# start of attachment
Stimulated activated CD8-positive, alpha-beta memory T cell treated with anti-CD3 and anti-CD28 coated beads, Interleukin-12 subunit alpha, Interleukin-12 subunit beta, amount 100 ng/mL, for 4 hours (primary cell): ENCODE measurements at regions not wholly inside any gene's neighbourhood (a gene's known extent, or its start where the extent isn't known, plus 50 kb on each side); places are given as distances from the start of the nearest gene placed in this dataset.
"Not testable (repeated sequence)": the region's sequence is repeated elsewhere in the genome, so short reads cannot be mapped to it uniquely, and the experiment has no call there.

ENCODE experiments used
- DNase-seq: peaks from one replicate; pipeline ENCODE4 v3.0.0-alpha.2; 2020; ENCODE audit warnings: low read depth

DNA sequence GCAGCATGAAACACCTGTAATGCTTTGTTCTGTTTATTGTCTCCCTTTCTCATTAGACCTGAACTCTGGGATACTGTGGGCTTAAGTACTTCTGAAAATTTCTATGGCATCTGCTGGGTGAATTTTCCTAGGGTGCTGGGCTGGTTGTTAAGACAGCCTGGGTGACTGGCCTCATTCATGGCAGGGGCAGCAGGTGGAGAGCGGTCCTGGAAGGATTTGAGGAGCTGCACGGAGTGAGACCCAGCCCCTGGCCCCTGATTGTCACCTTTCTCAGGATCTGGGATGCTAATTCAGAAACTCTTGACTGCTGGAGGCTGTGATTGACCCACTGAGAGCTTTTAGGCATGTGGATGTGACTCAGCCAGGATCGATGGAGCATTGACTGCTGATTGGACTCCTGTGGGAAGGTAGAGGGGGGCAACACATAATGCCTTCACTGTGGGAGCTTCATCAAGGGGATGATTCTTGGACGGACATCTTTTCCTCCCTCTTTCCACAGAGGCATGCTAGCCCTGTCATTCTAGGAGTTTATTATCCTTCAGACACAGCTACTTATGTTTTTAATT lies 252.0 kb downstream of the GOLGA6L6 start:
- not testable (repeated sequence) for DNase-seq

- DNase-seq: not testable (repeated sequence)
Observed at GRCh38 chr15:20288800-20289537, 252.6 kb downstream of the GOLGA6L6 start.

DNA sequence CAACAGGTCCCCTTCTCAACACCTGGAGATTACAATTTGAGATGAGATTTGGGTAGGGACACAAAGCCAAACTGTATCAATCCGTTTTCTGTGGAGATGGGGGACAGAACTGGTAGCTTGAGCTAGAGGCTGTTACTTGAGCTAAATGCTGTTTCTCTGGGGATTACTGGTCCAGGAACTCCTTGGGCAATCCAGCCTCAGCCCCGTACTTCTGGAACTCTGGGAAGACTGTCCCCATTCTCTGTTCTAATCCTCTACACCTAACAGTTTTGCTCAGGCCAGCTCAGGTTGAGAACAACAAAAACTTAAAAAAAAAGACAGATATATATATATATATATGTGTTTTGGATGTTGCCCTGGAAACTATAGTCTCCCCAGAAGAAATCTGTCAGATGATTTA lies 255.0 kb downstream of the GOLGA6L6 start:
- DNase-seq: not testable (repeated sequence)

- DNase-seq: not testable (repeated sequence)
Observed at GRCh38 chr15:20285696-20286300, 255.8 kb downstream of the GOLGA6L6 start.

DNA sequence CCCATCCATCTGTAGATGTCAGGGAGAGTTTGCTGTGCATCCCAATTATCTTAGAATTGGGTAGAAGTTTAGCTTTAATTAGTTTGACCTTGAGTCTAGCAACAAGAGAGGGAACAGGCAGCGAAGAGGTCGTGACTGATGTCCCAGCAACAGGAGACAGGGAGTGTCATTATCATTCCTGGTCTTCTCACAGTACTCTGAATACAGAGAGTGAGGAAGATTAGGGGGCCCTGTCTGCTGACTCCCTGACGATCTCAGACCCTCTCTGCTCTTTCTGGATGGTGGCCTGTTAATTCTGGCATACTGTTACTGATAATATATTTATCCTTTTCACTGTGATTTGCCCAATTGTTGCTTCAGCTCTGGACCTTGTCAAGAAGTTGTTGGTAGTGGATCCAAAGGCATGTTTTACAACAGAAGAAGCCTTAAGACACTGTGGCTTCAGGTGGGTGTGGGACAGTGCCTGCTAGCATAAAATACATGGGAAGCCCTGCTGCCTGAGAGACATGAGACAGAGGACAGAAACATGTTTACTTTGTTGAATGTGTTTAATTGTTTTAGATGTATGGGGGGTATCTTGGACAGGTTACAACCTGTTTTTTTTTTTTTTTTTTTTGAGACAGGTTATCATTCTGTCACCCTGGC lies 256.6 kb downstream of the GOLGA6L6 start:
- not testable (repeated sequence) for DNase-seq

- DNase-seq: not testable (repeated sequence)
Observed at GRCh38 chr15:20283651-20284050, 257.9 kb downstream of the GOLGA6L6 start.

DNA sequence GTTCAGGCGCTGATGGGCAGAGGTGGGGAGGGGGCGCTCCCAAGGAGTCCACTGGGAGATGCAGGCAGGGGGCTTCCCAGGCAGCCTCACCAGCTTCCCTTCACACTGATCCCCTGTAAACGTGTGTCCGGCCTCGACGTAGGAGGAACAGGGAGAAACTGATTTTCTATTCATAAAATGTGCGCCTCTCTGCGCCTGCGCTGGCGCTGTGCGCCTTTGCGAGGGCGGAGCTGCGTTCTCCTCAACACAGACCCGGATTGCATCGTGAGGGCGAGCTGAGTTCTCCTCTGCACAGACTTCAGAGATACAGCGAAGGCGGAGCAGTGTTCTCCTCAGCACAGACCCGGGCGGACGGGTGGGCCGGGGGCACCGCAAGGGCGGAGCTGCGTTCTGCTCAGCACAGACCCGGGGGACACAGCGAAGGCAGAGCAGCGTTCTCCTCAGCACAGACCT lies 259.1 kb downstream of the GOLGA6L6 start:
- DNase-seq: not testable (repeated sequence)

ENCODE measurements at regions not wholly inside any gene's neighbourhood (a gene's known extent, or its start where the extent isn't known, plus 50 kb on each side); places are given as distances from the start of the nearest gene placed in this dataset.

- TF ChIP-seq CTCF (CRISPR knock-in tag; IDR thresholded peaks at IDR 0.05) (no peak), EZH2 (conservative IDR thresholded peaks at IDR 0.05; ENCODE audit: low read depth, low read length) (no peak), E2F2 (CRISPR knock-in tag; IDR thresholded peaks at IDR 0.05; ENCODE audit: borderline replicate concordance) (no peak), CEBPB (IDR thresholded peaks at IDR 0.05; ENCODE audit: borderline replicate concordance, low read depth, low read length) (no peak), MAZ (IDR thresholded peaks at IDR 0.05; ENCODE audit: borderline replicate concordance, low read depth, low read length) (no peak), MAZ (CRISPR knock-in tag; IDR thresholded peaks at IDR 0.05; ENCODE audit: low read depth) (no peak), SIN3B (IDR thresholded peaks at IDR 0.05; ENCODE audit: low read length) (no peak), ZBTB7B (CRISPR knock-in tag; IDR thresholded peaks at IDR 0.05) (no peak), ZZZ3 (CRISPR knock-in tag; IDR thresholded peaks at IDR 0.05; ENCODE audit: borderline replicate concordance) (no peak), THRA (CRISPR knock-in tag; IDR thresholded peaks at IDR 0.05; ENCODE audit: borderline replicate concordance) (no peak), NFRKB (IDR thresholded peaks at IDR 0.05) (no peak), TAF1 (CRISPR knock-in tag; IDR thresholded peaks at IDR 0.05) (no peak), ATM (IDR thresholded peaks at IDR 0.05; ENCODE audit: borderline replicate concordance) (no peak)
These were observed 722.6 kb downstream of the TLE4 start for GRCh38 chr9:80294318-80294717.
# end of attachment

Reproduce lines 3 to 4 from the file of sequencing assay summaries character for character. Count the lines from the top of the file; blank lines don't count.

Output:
ENCODE experiments used
- DNase-seq: peaks from one replicate; pipeline ENCODE4 v3.0.0-alpha.2; 2020; ENCODE audit warnings: low read depth